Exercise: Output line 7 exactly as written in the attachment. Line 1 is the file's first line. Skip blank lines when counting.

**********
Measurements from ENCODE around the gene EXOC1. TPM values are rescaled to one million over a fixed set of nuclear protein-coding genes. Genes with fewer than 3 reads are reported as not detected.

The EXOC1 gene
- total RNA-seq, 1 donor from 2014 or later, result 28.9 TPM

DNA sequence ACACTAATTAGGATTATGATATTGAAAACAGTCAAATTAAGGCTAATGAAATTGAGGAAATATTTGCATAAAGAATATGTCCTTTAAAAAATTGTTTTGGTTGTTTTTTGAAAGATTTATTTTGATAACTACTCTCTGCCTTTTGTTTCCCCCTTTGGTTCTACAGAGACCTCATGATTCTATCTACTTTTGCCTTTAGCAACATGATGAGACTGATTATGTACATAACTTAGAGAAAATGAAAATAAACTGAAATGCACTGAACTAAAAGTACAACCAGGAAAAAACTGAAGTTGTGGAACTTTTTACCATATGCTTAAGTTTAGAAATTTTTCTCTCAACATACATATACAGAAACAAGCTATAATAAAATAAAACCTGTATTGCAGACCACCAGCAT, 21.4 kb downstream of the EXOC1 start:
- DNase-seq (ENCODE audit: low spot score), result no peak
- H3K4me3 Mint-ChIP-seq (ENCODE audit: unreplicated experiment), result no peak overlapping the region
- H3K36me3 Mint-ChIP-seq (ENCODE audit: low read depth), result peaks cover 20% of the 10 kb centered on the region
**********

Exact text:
- H3K36me3 Mint-ChIP-seq (ENCODE audit: low read depth), result peaks cover 20% of the 10 kb centered on the region